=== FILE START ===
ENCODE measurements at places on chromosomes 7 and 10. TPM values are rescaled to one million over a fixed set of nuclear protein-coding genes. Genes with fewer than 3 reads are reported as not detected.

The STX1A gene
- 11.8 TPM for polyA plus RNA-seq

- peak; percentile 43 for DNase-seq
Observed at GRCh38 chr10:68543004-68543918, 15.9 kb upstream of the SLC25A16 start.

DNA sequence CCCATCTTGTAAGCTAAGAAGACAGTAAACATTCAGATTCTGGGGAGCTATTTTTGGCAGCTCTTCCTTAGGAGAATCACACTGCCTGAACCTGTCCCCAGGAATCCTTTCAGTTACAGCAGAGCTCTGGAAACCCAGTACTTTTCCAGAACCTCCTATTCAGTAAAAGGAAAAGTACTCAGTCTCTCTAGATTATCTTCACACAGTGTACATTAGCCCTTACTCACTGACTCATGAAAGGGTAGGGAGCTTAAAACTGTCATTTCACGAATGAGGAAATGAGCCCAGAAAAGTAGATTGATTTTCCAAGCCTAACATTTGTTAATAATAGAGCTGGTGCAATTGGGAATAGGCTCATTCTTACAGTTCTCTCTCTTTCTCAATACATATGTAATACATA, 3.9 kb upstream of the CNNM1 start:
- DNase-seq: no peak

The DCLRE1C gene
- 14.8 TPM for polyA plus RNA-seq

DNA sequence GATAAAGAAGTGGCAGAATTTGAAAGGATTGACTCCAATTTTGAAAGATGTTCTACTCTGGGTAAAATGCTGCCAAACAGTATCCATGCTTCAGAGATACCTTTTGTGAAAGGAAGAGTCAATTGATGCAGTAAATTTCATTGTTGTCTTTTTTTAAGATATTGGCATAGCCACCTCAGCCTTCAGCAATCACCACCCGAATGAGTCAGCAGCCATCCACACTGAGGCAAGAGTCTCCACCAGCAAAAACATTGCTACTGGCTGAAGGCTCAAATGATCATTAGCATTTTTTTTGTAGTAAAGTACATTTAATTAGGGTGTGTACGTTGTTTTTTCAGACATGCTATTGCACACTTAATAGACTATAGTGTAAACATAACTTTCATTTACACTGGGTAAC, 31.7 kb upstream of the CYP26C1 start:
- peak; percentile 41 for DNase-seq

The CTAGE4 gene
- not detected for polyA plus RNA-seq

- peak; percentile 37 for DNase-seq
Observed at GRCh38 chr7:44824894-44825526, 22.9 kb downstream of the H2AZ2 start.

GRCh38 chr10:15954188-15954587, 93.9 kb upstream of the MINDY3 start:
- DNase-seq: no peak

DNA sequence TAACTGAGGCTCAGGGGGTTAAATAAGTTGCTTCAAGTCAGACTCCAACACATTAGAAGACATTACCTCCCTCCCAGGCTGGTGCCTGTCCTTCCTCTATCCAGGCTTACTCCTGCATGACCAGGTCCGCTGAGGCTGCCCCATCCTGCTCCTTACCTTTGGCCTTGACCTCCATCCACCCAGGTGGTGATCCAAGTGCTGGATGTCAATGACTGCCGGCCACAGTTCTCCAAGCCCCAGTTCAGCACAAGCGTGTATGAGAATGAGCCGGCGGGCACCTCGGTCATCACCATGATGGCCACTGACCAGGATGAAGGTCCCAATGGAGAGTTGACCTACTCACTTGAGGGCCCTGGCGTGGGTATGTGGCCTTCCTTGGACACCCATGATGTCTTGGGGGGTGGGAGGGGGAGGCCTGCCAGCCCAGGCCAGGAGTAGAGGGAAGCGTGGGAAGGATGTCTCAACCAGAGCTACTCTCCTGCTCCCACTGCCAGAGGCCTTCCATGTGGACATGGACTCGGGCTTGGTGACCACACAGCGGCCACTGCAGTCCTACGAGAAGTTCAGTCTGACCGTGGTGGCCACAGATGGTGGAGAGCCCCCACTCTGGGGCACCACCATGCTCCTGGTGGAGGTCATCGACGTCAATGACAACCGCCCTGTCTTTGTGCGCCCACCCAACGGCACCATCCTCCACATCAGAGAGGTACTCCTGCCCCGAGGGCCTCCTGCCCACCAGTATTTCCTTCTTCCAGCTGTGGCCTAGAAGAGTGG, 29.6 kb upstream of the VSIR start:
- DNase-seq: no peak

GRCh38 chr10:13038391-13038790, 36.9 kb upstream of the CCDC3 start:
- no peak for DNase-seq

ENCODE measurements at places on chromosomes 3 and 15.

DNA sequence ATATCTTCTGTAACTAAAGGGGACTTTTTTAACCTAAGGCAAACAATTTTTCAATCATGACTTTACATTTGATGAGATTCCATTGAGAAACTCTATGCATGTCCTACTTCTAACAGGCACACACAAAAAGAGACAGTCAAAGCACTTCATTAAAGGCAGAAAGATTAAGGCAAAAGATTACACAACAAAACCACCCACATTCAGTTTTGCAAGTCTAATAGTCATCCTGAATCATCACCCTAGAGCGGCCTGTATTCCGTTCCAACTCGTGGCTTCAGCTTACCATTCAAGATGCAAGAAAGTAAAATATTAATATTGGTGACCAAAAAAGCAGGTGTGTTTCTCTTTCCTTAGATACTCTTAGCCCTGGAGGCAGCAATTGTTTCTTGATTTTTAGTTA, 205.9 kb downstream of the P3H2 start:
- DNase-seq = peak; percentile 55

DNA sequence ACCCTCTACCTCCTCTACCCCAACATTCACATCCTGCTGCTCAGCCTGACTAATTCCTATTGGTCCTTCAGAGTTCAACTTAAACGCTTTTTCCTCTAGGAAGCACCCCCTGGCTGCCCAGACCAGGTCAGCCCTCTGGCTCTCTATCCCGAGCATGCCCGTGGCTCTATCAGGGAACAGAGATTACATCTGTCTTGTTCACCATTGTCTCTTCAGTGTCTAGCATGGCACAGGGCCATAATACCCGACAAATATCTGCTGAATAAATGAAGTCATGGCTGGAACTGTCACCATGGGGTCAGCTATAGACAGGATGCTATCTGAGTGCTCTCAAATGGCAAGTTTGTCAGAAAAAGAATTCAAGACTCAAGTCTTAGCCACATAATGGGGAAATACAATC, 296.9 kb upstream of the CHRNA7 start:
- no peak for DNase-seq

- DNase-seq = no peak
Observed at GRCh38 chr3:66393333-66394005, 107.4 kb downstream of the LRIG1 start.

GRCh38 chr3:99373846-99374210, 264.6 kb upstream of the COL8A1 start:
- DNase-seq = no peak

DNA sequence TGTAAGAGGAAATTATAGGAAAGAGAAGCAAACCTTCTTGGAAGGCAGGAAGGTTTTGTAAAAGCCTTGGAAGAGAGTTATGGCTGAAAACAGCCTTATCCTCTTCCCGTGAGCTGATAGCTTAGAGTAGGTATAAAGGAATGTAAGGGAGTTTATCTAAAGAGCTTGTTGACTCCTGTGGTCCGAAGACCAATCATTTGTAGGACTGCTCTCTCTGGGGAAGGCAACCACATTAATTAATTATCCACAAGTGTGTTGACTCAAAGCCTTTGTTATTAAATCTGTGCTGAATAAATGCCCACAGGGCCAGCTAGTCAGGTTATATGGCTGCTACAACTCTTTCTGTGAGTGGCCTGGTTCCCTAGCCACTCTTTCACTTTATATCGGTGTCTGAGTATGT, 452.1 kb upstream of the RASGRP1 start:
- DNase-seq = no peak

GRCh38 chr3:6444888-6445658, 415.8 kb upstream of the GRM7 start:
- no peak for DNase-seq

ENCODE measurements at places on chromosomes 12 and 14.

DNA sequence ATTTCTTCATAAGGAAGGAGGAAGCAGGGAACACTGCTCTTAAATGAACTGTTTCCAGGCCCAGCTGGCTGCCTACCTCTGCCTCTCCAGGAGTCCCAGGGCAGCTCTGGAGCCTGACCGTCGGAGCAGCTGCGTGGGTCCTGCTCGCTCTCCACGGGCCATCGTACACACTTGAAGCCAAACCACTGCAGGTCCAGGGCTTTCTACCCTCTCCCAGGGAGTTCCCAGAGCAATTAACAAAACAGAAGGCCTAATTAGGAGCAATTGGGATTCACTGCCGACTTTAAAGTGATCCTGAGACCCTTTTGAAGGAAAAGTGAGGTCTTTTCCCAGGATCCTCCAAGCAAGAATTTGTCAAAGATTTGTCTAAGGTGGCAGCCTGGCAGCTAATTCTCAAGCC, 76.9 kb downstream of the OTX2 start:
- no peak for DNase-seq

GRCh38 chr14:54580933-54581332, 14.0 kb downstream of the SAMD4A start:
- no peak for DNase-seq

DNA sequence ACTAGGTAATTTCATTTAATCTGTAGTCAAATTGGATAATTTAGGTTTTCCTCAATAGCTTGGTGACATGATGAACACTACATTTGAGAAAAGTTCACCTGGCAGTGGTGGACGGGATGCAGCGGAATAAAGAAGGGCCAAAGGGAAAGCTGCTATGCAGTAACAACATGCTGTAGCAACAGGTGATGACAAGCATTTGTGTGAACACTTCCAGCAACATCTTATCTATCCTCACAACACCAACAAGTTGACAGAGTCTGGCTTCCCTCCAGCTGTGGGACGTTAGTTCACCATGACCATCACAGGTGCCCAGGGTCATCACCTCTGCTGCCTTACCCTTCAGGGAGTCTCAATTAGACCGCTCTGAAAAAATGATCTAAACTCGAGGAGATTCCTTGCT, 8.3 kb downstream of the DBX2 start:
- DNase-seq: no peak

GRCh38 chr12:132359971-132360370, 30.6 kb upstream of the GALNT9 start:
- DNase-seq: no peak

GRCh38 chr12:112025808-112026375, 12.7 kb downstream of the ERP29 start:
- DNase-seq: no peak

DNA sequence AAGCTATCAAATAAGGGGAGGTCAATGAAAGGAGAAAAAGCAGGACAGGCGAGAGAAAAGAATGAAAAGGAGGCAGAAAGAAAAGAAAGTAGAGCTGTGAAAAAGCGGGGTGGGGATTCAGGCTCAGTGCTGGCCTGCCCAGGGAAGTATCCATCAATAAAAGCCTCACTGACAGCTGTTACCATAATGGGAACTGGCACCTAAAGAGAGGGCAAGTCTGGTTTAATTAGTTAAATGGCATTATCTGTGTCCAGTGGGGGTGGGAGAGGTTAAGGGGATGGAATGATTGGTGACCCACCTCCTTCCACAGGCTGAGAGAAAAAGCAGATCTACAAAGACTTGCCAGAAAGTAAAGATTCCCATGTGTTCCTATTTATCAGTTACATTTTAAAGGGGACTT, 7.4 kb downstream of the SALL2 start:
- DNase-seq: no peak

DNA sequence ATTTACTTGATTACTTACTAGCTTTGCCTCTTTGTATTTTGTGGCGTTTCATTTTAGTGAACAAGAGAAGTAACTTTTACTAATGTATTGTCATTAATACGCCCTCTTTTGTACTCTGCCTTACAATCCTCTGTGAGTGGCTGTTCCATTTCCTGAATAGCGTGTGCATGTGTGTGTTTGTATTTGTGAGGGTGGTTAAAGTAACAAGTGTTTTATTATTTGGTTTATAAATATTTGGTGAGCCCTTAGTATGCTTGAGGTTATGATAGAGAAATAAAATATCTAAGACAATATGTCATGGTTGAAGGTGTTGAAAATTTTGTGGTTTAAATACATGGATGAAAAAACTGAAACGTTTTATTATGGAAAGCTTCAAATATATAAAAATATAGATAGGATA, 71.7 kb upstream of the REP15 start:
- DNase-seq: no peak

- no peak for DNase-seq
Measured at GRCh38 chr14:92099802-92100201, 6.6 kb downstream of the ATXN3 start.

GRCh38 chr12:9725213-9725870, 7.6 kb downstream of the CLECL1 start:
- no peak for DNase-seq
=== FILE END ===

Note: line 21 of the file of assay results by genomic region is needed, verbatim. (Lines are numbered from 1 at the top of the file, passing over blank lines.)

- no peak for DNase-seq